Horsham is Dressed for Success

PUBLISHED: 18:16 24 October 2012 | UPDATED: 22:17 20 February 2013

Horsham is Dressed for Success

Horsham is Dressed for Success

Jeremy Knight, of Horsham Museum, which is taking part in this year's 'Dressed for Success', looks at how the town used window dressing to give it a competitive edge<br/><br/>Pictures courtesy of Horsham Museum & Art Gallery (HDC)

Horsham was made for shopping. It was laid out around 1206 to attract market stall holders; a
great success which led to some stalls eventually turning into permanent shops.

One such shop still survives as a medieval butchers on display at the Weald and Downland Museum. It shows that windows were open, unglazed and exposed to the elements did they dress the shop with herbs and joints hanging? Probably, but we dont know.

We do know however, thanks to a remarkable account written by Horshams famous folk singer, bell-ringer and cobbler Henry Burstow what Horsham shop windows were like some 180 years ago. He had a fantastic memory and obviously loved the shopping experience of his later Edwardian life compared to the shops of his youth:

All the shops were low pitched, very little attempt at display of goods was made in the small window, all fitted with small panes of glass. Some few tradesmen illuminated at night, but only with tallow dips or rushlights. The doors were mostly divided laterally in halves. Some, the more modern, were divided vertically, a few, later, had glass in the upper portions, but as yet there was not
a bit of plate glass in the town.

Thanks to the kudos of the current Dressed for Success campaign to make contemporary windows attractive and compelling, which is now in its third year, people are now making similar comparisons between todays shop windows in Horsham and those of only a few years ago.

It was technology, not creativity, that stopped Horsham having big windows. But that didnt deter Horshams shop keepers, for they mounted extravagant displays in halls instead, such as Empire Bazaar in 1885.

With the arrival of plate glass, the display in the hall moved in to the shop. So evident was their pride that many a trader would be photographed in front of their store. These rare photographic survivals offer a real glimpse into the past and show how unlike today, where displays tell stories, inspire and create a mood to purchase, these windows relied on flaunting everything.

At the turn of the 20th century, Horsham was under threat from other shopping towns that were less than an hour away thanks to the railway or the growing charabanc trade.

In May 1910, Horsham Chamber of Trade fought back, using the towns experience of making wonderful trade shows as its leading weapon in the campaign to capture the shopper. In that year, Horshams first Shopping Week was set up with an extravagant ambition to have a Window Dressing Competition where traders made a grand display such as has never been seen before.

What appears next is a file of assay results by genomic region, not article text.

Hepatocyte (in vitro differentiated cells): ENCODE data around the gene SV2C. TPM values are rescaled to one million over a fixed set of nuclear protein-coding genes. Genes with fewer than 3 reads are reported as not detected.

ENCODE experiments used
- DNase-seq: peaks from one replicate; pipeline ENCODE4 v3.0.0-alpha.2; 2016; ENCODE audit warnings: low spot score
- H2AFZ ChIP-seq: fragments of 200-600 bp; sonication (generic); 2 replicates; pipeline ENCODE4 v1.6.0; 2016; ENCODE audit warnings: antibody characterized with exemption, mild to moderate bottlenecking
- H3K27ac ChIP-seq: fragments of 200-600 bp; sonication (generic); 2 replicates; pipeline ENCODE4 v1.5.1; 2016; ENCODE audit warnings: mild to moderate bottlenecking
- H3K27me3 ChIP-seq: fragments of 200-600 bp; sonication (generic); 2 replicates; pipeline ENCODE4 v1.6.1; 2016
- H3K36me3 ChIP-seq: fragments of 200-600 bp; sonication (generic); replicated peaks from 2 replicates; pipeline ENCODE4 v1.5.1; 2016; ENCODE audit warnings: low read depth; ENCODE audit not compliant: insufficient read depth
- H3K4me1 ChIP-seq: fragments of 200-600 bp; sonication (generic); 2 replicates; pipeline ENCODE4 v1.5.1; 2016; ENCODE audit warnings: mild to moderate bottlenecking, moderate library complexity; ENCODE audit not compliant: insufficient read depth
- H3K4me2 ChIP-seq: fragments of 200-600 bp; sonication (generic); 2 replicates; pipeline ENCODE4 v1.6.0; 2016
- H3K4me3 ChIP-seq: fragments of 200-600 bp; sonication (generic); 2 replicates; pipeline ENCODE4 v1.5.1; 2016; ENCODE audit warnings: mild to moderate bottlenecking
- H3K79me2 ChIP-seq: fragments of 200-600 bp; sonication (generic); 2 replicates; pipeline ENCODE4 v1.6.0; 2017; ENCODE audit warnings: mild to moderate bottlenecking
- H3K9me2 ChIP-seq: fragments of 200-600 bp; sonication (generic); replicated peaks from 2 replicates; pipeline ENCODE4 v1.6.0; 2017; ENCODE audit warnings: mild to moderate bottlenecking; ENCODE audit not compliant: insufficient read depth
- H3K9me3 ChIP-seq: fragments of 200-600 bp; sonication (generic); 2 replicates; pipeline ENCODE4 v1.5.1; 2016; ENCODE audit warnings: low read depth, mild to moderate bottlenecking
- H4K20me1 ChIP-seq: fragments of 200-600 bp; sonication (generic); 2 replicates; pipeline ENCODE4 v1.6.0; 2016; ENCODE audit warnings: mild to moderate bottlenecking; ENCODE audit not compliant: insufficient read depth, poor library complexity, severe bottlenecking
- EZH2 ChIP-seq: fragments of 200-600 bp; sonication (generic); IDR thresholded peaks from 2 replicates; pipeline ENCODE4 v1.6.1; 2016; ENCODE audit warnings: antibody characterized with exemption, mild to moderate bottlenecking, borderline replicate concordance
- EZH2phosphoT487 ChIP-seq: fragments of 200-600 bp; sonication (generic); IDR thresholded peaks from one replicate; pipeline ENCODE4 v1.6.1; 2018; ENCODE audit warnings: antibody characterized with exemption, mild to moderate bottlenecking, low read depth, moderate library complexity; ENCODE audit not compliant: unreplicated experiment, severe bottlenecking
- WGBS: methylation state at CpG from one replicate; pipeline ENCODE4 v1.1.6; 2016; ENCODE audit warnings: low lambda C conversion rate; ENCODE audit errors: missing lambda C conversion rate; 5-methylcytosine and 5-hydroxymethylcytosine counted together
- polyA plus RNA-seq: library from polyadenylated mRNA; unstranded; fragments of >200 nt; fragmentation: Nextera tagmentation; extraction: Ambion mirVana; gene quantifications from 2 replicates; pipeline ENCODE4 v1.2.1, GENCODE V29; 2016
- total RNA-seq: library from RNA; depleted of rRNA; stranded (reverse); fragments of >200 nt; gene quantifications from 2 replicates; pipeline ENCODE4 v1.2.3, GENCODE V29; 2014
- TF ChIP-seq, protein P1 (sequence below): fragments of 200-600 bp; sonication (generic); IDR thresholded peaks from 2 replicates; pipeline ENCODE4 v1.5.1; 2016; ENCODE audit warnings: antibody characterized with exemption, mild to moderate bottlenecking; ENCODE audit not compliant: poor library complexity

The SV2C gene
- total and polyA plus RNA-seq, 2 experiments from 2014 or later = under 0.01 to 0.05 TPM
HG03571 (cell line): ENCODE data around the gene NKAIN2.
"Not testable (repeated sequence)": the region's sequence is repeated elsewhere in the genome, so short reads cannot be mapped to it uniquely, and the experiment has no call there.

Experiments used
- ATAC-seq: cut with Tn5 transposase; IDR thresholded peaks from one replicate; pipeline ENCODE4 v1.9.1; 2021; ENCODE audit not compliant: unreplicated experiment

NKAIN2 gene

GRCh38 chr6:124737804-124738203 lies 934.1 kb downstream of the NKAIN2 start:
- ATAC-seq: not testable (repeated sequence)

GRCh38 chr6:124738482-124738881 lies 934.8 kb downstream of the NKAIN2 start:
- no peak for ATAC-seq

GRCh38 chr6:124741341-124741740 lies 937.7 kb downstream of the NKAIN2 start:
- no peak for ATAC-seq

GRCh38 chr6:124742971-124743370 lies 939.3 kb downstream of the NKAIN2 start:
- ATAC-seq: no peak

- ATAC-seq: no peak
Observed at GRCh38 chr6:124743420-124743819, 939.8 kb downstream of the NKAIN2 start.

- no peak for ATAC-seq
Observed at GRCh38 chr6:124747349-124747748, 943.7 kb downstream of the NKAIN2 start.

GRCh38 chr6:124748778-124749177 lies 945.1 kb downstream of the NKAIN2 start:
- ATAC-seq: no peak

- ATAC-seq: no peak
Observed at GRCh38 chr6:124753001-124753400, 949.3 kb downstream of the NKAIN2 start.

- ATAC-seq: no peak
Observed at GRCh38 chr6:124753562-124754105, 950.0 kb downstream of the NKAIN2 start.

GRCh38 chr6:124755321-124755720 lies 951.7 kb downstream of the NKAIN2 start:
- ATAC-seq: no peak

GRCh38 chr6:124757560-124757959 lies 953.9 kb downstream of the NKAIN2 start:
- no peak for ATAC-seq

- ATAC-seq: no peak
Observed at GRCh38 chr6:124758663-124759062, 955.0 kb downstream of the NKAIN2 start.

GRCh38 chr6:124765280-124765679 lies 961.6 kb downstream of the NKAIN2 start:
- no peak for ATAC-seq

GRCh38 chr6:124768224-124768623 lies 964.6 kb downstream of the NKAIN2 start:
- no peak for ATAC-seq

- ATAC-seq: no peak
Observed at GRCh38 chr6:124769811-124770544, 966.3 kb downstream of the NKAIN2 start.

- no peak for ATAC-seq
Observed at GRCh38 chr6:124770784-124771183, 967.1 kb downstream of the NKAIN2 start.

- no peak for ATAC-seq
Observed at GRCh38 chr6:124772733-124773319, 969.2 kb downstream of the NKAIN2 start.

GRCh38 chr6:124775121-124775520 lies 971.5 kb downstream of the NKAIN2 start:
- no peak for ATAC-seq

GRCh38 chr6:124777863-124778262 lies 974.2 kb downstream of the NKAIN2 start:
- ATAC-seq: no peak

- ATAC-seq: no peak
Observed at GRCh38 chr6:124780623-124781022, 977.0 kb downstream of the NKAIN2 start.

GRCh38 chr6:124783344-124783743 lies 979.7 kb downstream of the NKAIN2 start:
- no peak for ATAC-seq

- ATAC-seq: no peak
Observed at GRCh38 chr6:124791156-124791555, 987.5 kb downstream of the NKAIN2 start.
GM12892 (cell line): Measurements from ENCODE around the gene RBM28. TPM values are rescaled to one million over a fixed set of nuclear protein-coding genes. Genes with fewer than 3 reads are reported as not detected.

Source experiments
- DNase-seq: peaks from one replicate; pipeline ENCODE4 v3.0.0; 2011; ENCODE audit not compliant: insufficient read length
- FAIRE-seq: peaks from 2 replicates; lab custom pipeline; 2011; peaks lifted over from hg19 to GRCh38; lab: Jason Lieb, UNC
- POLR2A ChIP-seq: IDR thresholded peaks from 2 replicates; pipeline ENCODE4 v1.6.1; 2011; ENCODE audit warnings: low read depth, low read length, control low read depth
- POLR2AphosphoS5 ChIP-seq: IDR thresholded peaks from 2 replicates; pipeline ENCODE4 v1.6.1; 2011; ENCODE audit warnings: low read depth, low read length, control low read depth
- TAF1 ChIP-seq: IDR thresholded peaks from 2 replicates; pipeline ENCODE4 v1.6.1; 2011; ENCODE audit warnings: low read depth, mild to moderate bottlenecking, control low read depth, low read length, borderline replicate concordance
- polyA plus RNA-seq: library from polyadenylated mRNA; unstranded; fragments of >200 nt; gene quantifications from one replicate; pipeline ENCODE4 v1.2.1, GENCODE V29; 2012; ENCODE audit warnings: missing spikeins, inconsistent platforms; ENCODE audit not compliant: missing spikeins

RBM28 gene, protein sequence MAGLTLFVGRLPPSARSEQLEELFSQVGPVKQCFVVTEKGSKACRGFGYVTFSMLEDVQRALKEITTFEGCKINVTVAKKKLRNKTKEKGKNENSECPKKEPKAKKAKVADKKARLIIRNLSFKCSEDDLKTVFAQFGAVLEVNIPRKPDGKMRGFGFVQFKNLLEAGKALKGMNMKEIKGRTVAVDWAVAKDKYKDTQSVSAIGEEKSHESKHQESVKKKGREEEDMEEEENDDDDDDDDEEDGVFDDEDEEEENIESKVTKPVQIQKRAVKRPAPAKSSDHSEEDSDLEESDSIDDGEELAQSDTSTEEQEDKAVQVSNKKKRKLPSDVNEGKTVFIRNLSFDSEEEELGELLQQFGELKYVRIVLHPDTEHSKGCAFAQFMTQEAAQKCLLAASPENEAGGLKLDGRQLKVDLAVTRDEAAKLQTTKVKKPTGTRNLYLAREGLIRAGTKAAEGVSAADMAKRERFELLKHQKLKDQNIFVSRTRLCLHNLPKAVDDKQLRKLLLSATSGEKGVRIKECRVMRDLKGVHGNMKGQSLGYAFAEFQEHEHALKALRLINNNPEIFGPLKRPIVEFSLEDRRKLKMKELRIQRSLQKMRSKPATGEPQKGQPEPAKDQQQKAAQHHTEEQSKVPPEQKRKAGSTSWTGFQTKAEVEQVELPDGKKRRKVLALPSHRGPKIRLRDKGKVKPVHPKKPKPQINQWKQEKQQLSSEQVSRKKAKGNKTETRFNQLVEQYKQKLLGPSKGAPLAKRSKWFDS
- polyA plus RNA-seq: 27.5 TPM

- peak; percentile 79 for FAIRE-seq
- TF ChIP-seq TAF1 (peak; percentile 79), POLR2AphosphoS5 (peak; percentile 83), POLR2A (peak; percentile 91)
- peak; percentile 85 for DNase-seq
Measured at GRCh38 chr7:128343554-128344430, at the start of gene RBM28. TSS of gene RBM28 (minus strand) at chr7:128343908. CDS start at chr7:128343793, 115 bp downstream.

Success was immediate and probably led to the formation of the towns Association of Displaymen. The sheer variety and ingenuity of the displays caught peoples attention even when themes such as Horsham Cricket Week were selected as in June 1928, whilst the following April, the Displaymen were called upon to promote the Councils Health Week.

This followed some 10 years later when like the cinema the shops went to full colour. Windows were themed, so from 31 October to 5 November shop windows were dressed in green and mauve, and from 14 to 19 November the colour was red.

Just as todays retail Tsars are telling high streets to create additional features to attract shoppers, Horsham Chamber of Trade did the same 70 years ago with fantastic window displays and a shoppers magazine called The Signpost and later The Horsham Journal. Even the Art College joined in as it ran classes on window dressing and labelling.

Some 60 years later Horsham is using its heritage of window displays to ride out a recession and in doing so attract new trade to the town.

In 1932, Horsham opened a new market. Its traders were not part of the shop displays, but in todays Horsham where a new market opened last year, stallholders are getting into the spirit. So whilst it may be looking at the past Horsham is always taking the best from the old.

The towns Dressed for Success initiative is now entering its third year of a five year vision, managed by Horsham Unlimited the town centres business partnership, coordinated by key stakeholder Horsham District Council and sponsored for the third year by Spofforths LLP, who are thus showing their commitment to the local business community.

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